Hoping a buyer will overpay for your home isn’t a strategy, it’s a wish. It’s also self defeating.
As a seller, you naturally want to get top dollar. Chances also are good that you have a deep emotional attachment to your home. Combined, those factors often lead sellers to insist on a high price. But testing the waters can actually hurt a home’s value in the long run.
Here’s why: New listings get an average of 80 page views on Redfin.com the day they hit the market. Houses with price drops get only 47 views.
First impressions matter. If your home is overpriced when people first see it, chances are good they won’t look again. We estimate a house listed for sale gets three-and-a-half times more web traffic in the first seven days than it does a month later. After the first three days, web traffic to existing listings slows more than 65 percent. In three weeks, it’s down 85 percent.
In short, your home’s debut is its best chance to shine. An overpriced property is more likely be ignored. In this market, don’t expect a rush of lowball offers. People won’t assume you’re willing to negotiate.
By the time you lower the price, your home will have the taint of being a languisher. Fair or not, a home fresh on the market at $399,000 looks different than one reduced from $425,000 to $399,000.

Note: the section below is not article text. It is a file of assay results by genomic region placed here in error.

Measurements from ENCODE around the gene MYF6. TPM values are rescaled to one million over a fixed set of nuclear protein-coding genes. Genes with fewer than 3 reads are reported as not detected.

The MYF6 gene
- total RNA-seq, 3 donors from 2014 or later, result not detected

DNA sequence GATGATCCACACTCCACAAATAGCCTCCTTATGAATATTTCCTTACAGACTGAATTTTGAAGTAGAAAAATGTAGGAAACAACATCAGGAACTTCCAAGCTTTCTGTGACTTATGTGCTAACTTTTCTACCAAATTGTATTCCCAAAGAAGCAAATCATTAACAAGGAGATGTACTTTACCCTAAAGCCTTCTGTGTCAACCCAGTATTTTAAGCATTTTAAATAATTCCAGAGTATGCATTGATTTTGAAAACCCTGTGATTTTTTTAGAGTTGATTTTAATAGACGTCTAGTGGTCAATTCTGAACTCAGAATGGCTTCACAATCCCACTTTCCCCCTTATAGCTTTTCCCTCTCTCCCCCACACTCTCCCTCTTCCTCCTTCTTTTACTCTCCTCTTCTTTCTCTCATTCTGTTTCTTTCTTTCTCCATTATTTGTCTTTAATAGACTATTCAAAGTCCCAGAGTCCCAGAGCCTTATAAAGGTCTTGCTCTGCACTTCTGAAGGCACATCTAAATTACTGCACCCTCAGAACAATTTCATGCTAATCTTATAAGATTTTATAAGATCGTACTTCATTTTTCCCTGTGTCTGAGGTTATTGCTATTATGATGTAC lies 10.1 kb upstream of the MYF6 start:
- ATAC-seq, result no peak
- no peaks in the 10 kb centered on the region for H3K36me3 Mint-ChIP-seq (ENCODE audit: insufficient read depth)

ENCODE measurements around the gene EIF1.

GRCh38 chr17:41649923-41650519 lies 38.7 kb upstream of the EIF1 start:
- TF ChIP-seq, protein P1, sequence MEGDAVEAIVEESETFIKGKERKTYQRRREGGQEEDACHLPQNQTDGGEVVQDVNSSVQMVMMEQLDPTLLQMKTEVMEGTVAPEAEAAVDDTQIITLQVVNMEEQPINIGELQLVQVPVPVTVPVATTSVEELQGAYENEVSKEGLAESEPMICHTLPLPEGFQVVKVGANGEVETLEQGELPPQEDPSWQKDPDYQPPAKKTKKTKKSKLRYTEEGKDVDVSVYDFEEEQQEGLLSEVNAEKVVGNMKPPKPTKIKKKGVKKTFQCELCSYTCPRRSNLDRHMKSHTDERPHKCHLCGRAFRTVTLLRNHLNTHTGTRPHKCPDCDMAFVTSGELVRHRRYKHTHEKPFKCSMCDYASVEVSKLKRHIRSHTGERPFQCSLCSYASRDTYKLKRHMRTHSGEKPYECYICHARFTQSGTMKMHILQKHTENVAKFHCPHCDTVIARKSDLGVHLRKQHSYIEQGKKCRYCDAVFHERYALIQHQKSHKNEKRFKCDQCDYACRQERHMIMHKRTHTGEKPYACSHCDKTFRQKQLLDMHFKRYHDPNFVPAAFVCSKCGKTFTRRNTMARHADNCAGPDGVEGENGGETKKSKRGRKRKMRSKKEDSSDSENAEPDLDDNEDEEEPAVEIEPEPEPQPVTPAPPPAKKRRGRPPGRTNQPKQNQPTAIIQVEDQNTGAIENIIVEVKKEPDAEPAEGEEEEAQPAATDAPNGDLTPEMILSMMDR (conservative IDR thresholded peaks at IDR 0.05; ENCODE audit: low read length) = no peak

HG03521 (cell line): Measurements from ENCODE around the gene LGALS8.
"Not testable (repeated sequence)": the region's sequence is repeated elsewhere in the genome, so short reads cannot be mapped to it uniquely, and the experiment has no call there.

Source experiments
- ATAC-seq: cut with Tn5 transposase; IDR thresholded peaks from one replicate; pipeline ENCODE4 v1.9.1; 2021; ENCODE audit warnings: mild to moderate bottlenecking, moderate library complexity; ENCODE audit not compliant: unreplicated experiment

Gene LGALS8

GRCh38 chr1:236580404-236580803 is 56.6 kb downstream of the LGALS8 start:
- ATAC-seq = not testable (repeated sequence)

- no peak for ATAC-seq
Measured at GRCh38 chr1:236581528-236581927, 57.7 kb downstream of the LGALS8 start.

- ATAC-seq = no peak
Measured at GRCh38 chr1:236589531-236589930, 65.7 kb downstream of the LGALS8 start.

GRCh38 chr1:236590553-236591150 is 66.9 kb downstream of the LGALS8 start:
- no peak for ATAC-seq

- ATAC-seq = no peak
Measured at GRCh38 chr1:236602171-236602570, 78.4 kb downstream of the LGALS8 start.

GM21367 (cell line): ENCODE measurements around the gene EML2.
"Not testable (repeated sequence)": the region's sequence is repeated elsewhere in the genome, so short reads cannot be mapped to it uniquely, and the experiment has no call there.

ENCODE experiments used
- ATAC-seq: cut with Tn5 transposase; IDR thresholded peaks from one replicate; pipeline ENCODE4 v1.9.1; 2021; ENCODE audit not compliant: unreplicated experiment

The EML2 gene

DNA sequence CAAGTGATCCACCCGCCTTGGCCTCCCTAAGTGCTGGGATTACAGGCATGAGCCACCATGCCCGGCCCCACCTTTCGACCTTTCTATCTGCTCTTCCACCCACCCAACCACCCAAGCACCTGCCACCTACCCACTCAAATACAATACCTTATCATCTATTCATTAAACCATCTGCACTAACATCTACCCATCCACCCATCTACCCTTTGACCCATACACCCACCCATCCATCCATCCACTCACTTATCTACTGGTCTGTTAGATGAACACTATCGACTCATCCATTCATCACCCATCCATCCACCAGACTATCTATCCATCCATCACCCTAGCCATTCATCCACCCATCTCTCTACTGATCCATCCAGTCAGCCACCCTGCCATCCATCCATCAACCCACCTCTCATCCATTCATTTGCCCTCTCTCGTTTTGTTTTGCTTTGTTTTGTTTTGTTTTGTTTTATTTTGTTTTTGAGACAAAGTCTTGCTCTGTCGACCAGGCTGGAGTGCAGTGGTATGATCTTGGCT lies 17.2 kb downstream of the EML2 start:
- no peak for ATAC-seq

“Even if it’s objectively a good home, if it’s been on the market for a while, many buyers will wonder if there’s something wrong with it. Once that stigma is there, it is going to be hard for a seller to get full asking price,” said Redfin real estate agent Steven Centrella. “If there’s already a price cut, savvy buyers start smelling blood in the water. It’s not a good situation for sellers to be in.”
Remember, most buyers will look at your home online the first day it comes to market – make that impression count by pricing right. You’ll get more and better offers that way, and you’ll get them sooner.
We looked at all listings on Redfin.com in our established markets, from Jan. 1, 2015 through Sept. 30, 2015. Only price drops greater or equal to 0.5 percent of the home’s original asking price were considered; multiple price drops of the same home were only counted once, during the first price drop.